Aarhus University Seal

Activation of a cGMP-sensitive calcium-dependent chloride channel may cause transition from calcium waves to whole-cell oscillations in smooth muscle cells.

Research output: Contribution to journal/Conference contribution in journal/Contribution to newspaperJournal articleResearchpeer-review

  • Jens Christian Jacobsen, University of Copenhagen, Denmark
  • Christian Aalkjær
  • Holger Nilsson, Denmark
  • Vladimir Matchkov
  • Jacob Freiberg, University of Copenhagen, Denmark
  • Niels-Henrik Holstein-Rathlou, University of Copenhagen, Denmark
  • Danish Biomembrane Research Centre
In vitro, alpha-adreno receptor stimulation of rat mesenteric small arteries often leads to a rhythmic change in wall tension, vasomotion. Within the individual smooth muscle cells of the vascular wall, vasomotion is often preceded by a period of asynchronous calcium waves. Abruptly, these low-frequency waves may transform into high-frequency whole-cell calcium oscillations. Simultaneously, multiple cells synchronize leading to rhythmic generation of tension. We present a mathematical model of vascular smooth muscle cells that aims at characterizing this sudden transition. Simulations show calcium waves sweeping through the cytoplasm when the SR is stimulated to release calcium. A rise in cyclic guanosine monophosphate (cGMP) leads to the experimentally observed transition from waves to whole-cell calcium oscillations. At the same time membrane potential starts to oscillate and the frequency approximately doubles. In this transition, the simulated results point to a key role for a recently discovered cGMP-sensitive calcium-dependent chloride channel. This channel depolarizes the membrane in response to calcium released from the SR. In turn, depolarization causes uniform opening of L-type calcium channels on the cell surface stimulating synchronized release of SR-calcium and inducing the shift from waves to whole-cell oscillations. The effect of the channel is therefore to couple the processes of the SR with those of the membrane. We hypothesize that the shift in oscillatory mode and the associated onset of oscillations in membrane potential within the individual cell may underlie sudden intercellular synchronization and the appearance of vasomotion. Key words: Vasomotion, Chloride channel, cGMP, Mathematical model, Calcium waves.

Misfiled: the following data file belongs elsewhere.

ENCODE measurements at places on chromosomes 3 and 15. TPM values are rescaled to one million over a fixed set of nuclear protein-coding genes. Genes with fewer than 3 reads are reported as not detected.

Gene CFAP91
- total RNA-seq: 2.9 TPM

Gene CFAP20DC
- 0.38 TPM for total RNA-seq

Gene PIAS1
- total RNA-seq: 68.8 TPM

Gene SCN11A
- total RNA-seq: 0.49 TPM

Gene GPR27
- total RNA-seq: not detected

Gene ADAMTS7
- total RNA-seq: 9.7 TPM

Original languageEnglish
JournalAmerican Journal of Physiology
Pages (from-to)H215-H228
Number of pages14
Publication statusPublished - 2007

See relations at Aarhus University Citationformats

ID: 5708756